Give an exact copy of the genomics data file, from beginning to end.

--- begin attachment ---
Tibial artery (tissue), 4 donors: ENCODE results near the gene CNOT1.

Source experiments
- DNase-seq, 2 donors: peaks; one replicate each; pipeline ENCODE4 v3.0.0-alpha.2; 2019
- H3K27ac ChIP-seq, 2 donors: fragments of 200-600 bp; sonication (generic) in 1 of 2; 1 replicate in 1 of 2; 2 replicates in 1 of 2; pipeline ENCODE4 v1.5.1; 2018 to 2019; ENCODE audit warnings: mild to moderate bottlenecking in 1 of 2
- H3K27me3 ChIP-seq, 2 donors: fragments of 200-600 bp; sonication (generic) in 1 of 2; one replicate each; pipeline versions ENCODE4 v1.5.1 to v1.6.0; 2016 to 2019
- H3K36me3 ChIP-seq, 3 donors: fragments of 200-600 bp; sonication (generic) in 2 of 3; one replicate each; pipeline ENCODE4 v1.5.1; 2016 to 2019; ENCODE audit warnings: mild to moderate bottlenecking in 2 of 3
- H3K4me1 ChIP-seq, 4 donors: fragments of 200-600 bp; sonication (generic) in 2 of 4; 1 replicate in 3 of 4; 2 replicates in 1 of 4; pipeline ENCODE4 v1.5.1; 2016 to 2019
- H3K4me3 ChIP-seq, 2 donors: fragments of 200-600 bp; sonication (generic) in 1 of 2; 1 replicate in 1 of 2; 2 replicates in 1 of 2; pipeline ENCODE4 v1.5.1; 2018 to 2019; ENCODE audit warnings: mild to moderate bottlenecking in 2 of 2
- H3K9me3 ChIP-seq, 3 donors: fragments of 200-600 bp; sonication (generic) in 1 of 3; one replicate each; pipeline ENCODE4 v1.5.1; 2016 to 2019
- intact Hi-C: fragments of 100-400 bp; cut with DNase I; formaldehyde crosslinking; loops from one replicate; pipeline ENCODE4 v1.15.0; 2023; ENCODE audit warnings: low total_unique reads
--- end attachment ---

Tibial artery (tissue), 4 donors: ENCODE results near the gene CNOT1.

Source experiments
- DNase-seq, 2 donors: peaks; one replicate each; pipeline ENCODE4 v3.0.0-alpha.2; 2019
- H3K27ac ChIP-seq, 2 donors: fragments of 200-600 bp; sonication (generic) in 1 of 2; 1 replicate in 1 of 2; 2 replicates in 1 of 2; pipeline ENCODE4 v1.5.1; 2018 to 2019; ENCODE audit warnings: mild to moderate bottlenecking in 1 of 2
- H3K27me3 ChIP-seq, 2 donors: fragments of 200-600 bp; sonication (generic) in 1 of 2; one replicate each; pipeline versions ENCODE4 v1.5.1 to v1.6.0; 2016 to 2019
- H3K36me3 ChIP-seq, 3 donors: fragments of 200-600 bp; sonication (generic) in 2 of 3; one replicate each; pipeline ENCODE4 v1.5.1; 2016 to 2019; ENCODE audit warnings: mild to moderate bottlenecking in 2 of 3
- H3K4me1 ChIP-seq, 4 donors: fragments of 200-600 bp; sonication (generic) in 2 of 4; 1 replicate in 3 of 4; 2 replicates in 1 of 4; pipeline ENCODE4 v1.5.1; 2016 to 2019
- H3K4me3 ChIP-seq, 2 donors: fragments of 200-600 bp; sonication (generic) in 1 of 2; 1 replicate in 1 of 2; 2 replicates in 1 of 2; pipeline ENCODE4 v1.5.1; 2018 to 2019; ENCODE audit warnings: mild to moderate bottlenecking in 2 of 2
- H3K9me3 ChIP-seq, 3 donors: fragments of 200-600 bp; sonication (generic) in 1 of 3; one replicate each; pipeline ENCODE4 v1.5.1; 2016 to 2019
- intact Hi-C: fragments of 100-400 bp; cut with DNase I; formaldehyde crosslinking; loops from one replicate; pipeline ENCODE4 v1.15.0; 2023; ENCODE audit warnings: low total_unique reads